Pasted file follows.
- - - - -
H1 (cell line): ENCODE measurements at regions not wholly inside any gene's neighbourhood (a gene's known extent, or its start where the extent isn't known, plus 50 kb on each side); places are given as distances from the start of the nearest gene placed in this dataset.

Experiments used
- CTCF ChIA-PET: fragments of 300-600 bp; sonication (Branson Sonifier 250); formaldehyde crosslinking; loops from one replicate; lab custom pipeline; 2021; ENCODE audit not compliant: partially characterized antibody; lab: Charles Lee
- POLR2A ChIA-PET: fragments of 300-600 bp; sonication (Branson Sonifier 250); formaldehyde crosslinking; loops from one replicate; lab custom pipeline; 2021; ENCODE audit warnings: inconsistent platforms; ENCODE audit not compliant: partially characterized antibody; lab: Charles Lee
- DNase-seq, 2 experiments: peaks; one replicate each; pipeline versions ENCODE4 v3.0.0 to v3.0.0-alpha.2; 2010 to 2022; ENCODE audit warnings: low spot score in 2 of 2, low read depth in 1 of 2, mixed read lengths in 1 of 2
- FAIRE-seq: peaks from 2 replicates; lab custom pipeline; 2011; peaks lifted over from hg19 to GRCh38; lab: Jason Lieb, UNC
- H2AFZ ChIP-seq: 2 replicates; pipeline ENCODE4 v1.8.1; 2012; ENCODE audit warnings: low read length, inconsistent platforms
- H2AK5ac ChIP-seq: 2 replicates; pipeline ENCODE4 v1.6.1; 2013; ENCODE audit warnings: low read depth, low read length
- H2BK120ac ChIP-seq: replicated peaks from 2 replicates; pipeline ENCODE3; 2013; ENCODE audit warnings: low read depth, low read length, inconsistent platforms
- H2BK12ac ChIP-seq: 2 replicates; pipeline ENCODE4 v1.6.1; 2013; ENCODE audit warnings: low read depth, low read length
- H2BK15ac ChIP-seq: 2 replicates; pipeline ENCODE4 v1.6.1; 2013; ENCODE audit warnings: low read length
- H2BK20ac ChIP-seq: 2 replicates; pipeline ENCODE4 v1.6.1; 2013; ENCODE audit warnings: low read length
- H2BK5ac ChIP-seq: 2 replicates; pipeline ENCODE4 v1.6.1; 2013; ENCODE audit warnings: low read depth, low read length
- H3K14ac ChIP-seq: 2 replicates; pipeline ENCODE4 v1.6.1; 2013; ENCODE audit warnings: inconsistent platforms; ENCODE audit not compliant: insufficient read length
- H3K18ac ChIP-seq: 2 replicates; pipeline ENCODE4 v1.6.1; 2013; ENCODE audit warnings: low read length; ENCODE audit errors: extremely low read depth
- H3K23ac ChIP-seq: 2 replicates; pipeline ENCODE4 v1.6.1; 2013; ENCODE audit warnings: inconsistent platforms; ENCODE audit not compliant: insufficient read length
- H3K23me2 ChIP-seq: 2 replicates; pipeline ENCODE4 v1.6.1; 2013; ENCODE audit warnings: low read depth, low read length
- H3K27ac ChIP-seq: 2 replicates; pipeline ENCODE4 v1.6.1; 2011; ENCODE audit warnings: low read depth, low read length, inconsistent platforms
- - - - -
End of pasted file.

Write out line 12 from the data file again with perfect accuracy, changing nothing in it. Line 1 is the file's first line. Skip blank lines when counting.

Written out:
- H2BK20ac ChIP-seq: 2 replicates; pipeline ENCODE4 v1.6.1; 2013; ENCODE audit warnings: low read length